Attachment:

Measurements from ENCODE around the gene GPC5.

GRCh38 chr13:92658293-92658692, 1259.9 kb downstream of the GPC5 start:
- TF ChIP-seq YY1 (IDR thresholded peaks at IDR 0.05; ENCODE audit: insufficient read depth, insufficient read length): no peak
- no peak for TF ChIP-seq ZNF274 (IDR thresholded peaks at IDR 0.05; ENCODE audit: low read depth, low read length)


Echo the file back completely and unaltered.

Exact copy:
Measurements from ENCODE around the gene GPC5.

GRCh38 chr13:92658293-92658692, 1259.9 kb downstream of the GPC5 start:
- TF ChIP-seq YY1 (IDR thresholded peaks at IDR 0.05; ENCODE audit: insufficient read depth, insufficient read length): no peak
- no peak for TF ChIP-seq ZNF274 (IDR thresholded peaks at IDR 0.05; ENCODE audit: low read depth, low read length)